“We’ve been raising Angus-based cattle for 30-plus years, using Angus bulls, red and black,” says Mark. “We have a lot of Crown grazing land, so the cattle are raised out in the bush, with predators and various situations they may get into. There is lots of muskeg, for instance, and lots of bush so they are truly ranch cattle.” The calves grow up hardy and can handle the real world.

“Our purebreds are used to being out there, and travel long distances. We may drive them seven miles to some of the pastures and back. They are used to fending for themselves, and this is the kind of bulls we want to sell. These bulls work for our customers because they have good feet,” he says.

The breeding program is important, matching each cow with a bull that will complement her. “If you have cows that throw big calves, you want a lower birth weight bull. Many ranchers think about buying a heifer bull for heifers, but in their cow herd they think that a bull is a bull. It pays to match the bull to the cows and eliminate the chance for a calving problem. Any time a cow has problems calving, the calf is slower getting up, and slower to suckle. If calves can get up on their own and you don’t have to deal with them, it’s a lot easier,” he says.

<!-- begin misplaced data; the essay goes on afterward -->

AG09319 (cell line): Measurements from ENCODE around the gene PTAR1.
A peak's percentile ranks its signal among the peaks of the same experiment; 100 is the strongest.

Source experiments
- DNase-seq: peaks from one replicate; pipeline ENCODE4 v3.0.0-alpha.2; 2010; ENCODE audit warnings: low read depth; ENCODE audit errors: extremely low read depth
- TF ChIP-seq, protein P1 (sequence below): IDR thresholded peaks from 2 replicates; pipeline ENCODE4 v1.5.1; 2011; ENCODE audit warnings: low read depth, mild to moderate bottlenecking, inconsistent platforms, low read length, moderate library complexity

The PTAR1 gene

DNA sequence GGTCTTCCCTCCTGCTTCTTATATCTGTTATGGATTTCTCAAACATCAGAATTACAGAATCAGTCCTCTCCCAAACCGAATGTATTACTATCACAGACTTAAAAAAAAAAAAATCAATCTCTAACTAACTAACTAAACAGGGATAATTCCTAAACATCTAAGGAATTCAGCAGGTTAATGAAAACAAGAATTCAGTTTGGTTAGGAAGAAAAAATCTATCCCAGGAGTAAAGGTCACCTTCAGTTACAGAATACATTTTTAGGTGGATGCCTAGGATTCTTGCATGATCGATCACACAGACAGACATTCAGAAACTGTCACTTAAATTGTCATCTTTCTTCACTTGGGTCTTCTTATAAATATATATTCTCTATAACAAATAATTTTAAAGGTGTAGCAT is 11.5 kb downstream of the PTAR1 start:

Nutrition is also important. “Where we are, we can’t creep feed our cattle. The bears would come eat the oats in the feeders, and we have grizzlies as well as black bears. We’d be inviting them to come eat with our calves!” Mark says.

The cows are fed pellets sometimes during the year, and the calves learn how to eat those alongside their mothers. When the calves are weaned, they know what a pellet is. Nutrition is an important aspect of their cattle program during calving and breeding.

“We have a really good nutrition plan,” says Ceanna. “We generally use bale feeders in winter and early spring so the cattle can eat free choice, and we supplement with free-choice mineral and some protein. Last year we rolled out some alfalfa bales — higher in protein and energy than the hay in the bale feeders. Nutrition is important to keep those cows healthy, and the calves coming out healthy, as well,” she says.

“There are some good programs and Cow Bytes,” says Mark. “People can download those. Also it can be very helpful to talk with a nutritionist. We are starting to do that. It’s important to test your feeds and get those numbers, rather than guessing on how to properly supplement your forages. Just because it’s green doesn’t mean it is good,” he says.